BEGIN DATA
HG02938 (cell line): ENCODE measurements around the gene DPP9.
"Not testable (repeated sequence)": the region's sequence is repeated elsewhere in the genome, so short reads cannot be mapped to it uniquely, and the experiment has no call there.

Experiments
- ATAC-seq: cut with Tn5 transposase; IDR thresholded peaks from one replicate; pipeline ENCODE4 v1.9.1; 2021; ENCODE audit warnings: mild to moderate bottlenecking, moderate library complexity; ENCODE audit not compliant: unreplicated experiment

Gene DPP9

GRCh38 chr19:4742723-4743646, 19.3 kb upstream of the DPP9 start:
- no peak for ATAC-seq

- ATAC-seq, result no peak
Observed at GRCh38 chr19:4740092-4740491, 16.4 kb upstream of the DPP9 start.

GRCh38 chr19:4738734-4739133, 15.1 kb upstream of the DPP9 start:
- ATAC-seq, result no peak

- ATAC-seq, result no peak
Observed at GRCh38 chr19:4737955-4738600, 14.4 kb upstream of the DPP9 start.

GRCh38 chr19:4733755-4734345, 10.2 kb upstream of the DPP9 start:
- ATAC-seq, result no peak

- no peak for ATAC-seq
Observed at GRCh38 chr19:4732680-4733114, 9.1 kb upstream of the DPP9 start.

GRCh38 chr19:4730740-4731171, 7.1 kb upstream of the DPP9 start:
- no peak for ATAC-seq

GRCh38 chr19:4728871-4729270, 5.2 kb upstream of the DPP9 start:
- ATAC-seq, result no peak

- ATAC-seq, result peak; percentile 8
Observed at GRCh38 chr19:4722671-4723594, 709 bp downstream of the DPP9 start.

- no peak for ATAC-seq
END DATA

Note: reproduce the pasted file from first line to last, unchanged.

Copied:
HG02938 (cell line): ENCODE measurements around the gene DPP9.
"Not testable (repeated sequence)": the region's sequence is repeated elsewhere in the genome, so short reads cannot be mapped to it uniquely, and the experiment has no call there.

Experiments
- ATAC-seq: cut with Tn5 transposase; IDR thresholded peaks from one replicate; pipeline ENCODE4 v1.9.1; 2021; ENCODE audit warnings: mild to moderate bottlenecking, moderate library complexity; ENCODE audit not compliant: unreplicated experiment

Gene DPP9

GRCh38 chr19:4742723-4743646, 19.3 kb upstream of the DPP9 start:
- no peak for ATAC-seq

- ATAC-seq, result no peak
Observed at GRCh38 chr19:4740092-4740491, 16.4 kb upstream of the DPP9 start.

GRCh38 chr19:4738734-4739133, 15.1 kb upstream of the DPP9 start:
- ATAC-seq, result no peak

- ATAC-seq, result no peak
Observed at GRCh38 chr19:4737955-4738600, 14.4 kb upstream of the DPP9 start.

GRCh38 chr19:4733755-4734345, 10.2 kb upstream of the DPP9 start:
- ATAC-seq, result no peak

- no peak for ATAC-seq
Observed at GRCh38 chr19:4732680-4733114, 9.1 kb upstream of the DPP9 start.

GRCh38 chr19:4730740-4731171, 7.1 kb upstream of the DPP9 start:
- no peak for ATAC-seq

GRCh38 chr19:4728871-4729270, 5.2 kb upstream of the DPP9 start:
- ATAC-seq, result no peak

- ATAC-seq, result peak; percentile 8
Observed at GRCh38 chr19:4722671-4723594, 709 bp downstream of the DPP9 start.

- no peak for ATAC-seq